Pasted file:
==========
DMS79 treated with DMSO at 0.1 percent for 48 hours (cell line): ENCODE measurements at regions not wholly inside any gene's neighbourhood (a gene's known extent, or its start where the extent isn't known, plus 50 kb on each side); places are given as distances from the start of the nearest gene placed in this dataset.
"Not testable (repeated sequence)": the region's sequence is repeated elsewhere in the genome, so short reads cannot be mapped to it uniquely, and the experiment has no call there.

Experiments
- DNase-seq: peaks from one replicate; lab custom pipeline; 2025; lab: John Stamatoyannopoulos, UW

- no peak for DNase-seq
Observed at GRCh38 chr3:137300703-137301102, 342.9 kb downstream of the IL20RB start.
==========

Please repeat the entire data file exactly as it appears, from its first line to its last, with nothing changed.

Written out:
DMS79 treated with DMSO at 0.1 percent for 48 hours (cell line): ENCODE measurements at regions not wholly inside any gene's neighbourhood (a gene's known extent, or its start where the extent isn't known, plus 50 kb on each side); places are given as distances from the start of the nearest gene placed in this dataset.
"Not testable (repeated sequence)": the region's sequence is repeated elsewhere in the genome, so short reads cannot be mapped to it uniquely, and the experiment has no call there.

Experiments
- DNase-seq: peaks from one replicate; lab custom pipeline; 2025; lab: John Stamatoyannopoulos, UW

- no peak for DNase-seq
Observed at GRCh38 chr3:137300703-137301102, 342.9 kb downstream of the IL20RB start.